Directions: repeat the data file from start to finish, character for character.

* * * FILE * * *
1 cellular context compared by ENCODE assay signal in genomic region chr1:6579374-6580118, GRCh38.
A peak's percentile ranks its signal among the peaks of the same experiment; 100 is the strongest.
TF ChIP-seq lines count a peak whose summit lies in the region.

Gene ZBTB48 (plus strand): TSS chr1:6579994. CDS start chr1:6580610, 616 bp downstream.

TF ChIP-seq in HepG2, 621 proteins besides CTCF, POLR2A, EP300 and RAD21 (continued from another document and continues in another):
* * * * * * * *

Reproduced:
1 cellular context compared by ENCODE assay signal in genomic region chr1:6579374-6580118, GRCh38.
A peak's percentile ranks its signal among the peaks of the same experiment; 100 is the strongest.
TF ChIP-seq lines count a peak whose summit lies in the region.

Gene ZBTB48 (plus strand): TSS chr1:6579994. CDS start chr1:6580610, 616 bp downstream.

TF ChIP-seq in HepG2, 621 proteins besides CTCF, POLR2A, EP300 and RAD21 (continued from another document and continues in another):